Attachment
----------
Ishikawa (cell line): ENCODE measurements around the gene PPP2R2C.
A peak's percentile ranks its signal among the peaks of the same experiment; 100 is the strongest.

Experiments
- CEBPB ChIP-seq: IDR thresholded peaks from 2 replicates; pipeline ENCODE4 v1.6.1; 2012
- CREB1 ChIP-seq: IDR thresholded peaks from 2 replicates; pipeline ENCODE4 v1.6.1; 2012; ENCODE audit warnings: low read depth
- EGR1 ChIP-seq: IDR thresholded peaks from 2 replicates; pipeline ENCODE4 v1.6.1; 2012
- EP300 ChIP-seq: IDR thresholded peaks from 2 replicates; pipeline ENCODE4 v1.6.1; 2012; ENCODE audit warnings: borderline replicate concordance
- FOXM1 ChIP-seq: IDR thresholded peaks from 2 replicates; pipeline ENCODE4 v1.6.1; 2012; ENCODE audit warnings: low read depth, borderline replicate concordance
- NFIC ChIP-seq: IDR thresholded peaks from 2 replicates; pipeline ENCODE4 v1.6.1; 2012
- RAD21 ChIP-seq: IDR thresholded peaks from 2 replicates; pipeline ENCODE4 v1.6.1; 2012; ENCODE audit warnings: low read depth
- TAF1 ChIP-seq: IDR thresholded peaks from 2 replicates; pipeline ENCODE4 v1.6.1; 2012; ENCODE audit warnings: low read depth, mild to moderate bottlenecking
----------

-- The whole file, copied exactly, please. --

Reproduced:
Ishikawa (cell line): ENCODE measurements around the gene PPP2R2C.
A peak's percentile ranks its signal among the peaks of the same experiment; 100 is the strongest.

Experiments
- CEBPB ChIP-seq: IDR thresholded peaks from 2 replicates; pipeline ENCODE4 v1.6.1; 2012
- CREB1 ChIP-seq: IDR thresholded peaks from 2 replicates; pipeline ENCODE4 v1.6.1; 2012; ENCODE audit warnings: low read depth
- EGR1 ChIP-seq: IDR thresholded peaks from 2 replicates; pipeline ENCODE4 v1.6.1; 2012
- EP300 ChIP-seq: IDR thresholded peaks from 2 replicates; pipeline ENCODE4 v1.6.1; 2012; ENCODE audit warnings: borderline replicate concordance
- FOXM1 ChIP-seq: IDR thresholded peaks from 2 replicates; pipeline ENCODE4 v1.6.1; 2012; ENCODE audit warnings: low read depth, borderline replicate concordance
- NFIC ChIP-seq: IDR thresholded peaks from 2 replicates; pipeline ENCODE4 v1.6.1; 2012
- RAD21 ChIP-seq: IDR thresholded peaks from 2 replicates; pipeline ENCODE4 v1.6.1; 2012; ENCODE audit warnings: low read depth
- TAF1 ChIP-seq: IDR thresholded peaks from 2 replicates; pipeline ENCODE4 v1.6.1; 2012; ENCODE audit warnings: low read depth, mild to moderate bottlenecking